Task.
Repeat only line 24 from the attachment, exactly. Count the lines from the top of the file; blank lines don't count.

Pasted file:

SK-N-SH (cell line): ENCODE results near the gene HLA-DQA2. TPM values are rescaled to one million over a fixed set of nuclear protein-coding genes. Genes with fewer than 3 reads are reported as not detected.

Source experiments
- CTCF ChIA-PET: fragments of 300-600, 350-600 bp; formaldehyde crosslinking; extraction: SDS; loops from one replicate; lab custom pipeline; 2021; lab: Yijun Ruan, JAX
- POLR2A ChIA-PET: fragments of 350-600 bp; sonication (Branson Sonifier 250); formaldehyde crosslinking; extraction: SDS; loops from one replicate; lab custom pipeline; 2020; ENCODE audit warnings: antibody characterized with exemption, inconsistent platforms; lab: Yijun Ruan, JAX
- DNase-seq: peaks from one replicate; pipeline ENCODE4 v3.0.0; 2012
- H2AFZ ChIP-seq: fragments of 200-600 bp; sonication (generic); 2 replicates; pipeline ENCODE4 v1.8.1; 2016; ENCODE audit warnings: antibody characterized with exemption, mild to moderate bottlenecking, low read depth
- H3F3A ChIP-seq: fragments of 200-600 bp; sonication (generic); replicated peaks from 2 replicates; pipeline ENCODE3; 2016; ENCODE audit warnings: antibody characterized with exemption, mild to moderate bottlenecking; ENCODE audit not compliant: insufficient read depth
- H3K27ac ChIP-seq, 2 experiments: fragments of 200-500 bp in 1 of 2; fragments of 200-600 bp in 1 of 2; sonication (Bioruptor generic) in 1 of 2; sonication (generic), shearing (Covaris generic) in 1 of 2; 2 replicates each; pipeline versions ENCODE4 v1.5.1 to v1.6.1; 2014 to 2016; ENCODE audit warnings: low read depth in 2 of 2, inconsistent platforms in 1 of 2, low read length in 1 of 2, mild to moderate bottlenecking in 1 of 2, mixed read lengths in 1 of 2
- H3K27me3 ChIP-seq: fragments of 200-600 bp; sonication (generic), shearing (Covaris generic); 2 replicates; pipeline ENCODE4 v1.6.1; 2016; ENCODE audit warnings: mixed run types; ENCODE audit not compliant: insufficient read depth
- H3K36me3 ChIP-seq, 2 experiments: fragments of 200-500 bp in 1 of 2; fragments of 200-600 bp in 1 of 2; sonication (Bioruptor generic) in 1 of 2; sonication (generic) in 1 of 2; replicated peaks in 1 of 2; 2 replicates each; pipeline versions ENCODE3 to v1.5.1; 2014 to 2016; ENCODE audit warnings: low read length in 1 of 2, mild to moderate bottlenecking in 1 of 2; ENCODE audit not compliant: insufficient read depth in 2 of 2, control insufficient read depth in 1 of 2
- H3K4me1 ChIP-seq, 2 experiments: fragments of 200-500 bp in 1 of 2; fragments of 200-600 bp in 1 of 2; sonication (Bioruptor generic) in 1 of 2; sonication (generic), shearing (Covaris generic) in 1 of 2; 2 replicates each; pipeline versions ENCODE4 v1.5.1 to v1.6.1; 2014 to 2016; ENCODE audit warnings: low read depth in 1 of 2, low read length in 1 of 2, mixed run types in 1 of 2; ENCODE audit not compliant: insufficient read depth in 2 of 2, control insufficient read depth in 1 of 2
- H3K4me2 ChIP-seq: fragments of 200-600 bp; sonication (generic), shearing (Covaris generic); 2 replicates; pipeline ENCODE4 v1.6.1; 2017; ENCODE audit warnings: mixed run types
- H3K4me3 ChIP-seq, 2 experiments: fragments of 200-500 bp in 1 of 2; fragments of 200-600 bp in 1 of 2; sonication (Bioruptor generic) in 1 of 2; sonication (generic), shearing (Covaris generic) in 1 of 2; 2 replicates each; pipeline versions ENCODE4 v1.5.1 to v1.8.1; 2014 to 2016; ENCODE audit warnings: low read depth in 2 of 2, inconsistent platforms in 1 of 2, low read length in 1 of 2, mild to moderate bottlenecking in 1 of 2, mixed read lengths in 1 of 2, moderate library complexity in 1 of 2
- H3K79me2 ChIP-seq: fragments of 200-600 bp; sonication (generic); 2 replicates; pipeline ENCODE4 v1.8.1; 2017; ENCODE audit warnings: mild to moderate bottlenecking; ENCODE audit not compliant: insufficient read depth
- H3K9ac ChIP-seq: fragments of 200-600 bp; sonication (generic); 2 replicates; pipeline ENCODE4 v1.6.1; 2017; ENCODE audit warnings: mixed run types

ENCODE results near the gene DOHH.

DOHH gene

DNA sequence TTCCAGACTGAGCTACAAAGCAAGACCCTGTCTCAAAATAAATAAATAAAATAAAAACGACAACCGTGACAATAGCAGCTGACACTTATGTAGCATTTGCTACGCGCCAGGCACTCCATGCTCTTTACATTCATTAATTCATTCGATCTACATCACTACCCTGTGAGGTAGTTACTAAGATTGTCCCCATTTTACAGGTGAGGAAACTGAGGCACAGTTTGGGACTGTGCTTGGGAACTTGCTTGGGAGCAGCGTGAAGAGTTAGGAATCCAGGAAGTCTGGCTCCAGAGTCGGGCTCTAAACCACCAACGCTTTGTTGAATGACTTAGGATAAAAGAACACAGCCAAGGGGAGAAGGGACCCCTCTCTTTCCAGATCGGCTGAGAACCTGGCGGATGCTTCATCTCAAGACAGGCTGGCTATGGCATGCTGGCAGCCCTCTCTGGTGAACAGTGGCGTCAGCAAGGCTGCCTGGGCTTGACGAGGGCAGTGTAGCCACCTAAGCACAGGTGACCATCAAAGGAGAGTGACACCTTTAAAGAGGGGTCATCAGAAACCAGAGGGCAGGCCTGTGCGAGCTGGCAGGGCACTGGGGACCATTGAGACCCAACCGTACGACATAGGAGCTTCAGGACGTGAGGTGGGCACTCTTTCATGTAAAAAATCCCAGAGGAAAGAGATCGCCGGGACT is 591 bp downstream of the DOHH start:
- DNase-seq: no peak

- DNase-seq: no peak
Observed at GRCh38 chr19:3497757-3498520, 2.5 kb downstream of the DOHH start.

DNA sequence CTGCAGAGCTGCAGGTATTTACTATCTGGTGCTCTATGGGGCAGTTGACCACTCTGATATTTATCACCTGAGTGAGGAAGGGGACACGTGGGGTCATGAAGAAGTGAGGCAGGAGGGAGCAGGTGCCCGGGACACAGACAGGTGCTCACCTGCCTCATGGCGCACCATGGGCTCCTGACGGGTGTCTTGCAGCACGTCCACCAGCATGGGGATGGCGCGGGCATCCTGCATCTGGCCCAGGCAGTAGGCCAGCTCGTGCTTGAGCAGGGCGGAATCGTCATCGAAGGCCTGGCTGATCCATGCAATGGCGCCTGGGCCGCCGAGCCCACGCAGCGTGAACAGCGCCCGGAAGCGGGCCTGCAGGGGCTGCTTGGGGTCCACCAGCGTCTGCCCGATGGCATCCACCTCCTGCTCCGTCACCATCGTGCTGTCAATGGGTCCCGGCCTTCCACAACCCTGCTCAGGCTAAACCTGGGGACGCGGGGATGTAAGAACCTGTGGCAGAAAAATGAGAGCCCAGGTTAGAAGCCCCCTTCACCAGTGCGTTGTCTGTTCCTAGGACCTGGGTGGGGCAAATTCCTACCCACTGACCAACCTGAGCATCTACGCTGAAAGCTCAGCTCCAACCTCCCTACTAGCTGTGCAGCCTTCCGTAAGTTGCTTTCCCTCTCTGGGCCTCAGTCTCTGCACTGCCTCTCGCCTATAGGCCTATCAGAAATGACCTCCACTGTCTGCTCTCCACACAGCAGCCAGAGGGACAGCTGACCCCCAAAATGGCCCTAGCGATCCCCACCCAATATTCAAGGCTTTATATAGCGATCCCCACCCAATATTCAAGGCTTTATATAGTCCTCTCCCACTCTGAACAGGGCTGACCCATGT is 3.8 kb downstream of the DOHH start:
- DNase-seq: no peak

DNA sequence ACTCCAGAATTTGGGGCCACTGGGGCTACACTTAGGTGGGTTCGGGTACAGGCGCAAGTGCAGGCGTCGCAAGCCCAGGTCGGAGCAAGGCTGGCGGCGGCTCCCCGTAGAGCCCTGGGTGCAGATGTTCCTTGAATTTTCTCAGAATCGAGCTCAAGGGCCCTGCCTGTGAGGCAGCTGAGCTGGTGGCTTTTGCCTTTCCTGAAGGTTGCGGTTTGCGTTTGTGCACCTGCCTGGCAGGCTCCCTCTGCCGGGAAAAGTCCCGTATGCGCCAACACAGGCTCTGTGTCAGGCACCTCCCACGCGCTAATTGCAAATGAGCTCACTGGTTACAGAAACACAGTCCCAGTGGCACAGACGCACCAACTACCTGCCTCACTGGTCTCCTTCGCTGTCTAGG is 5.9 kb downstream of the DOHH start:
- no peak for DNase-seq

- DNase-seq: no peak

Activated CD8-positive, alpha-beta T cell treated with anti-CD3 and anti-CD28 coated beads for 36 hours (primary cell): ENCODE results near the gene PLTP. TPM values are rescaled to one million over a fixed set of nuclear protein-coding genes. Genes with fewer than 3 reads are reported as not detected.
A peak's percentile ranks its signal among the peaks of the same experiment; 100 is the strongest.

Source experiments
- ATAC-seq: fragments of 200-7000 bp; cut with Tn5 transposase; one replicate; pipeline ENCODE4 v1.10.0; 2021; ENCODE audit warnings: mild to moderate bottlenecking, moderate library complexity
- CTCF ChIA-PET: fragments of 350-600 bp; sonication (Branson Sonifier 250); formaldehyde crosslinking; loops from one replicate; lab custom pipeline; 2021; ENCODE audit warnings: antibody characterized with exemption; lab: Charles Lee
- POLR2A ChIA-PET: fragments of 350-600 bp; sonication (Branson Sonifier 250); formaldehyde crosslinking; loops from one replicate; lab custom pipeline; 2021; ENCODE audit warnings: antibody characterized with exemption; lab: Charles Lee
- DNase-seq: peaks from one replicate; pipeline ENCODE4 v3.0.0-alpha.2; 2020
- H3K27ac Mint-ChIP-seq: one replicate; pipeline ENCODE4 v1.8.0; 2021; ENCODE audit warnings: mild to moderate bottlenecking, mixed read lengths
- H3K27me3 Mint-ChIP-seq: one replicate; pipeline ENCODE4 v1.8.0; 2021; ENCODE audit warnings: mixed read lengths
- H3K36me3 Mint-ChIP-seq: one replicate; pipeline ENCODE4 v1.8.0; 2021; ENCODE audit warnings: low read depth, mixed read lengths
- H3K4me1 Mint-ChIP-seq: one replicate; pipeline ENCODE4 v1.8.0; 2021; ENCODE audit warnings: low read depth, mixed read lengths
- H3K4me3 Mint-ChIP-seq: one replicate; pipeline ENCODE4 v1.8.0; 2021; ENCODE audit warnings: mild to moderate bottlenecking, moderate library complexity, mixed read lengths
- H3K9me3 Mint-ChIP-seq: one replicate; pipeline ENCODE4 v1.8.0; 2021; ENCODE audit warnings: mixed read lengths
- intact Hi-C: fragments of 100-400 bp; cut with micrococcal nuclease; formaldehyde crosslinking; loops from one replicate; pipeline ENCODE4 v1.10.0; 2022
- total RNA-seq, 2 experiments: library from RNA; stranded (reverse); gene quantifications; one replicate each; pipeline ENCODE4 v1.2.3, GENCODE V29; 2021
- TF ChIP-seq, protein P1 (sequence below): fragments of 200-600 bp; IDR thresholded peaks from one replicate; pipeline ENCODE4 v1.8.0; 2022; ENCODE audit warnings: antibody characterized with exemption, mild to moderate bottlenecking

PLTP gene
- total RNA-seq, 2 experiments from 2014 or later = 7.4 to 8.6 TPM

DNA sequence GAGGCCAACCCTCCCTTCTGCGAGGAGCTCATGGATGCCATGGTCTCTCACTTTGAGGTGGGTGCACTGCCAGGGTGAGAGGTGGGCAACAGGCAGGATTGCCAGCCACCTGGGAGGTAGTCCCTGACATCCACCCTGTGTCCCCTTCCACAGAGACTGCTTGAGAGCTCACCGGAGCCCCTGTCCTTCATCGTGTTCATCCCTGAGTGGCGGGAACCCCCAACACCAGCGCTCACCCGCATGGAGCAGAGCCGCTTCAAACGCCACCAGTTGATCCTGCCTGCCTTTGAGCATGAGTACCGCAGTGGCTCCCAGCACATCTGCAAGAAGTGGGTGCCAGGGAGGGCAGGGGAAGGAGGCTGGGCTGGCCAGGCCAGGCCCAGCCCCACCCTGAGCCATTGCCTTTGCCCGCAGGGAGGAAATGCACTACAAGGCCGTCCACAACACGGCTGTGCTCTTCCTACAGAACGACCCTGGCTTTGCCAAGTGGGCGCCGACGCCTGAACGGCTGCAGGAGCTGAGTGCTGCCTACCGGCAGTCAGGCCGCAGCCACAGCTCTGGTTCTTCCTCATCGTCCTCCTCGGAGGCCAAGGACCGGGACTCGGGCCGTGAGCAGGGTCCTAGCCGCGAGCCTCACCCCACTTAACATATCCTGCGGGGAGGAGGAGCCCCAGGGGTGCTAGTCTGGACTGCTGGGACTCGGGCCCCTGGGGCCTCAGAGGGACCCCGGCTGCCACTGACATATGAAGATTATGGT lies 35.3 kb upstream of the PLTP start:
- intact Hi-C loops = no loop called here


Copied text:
DNA sequence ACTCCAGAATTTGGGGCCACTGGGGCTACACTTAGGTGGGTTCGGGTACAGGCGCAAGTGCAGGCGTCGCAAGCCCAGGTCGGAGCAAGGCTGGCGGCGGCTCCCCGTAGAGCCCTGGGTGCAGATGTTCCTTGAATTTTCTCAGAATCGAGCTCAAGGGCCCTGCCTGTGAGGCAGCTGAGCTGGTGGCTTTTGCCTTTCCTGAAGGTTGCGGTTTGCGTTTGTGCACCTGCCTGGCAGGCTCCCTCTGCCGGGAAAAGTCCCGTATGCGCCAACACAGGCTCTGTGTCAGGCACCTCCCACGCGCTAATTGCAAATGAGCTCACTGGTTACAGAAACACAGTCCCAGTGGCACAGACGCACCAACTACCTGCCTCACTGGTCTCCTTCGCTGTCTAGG is 5.9 kb downstream of the DOHH start: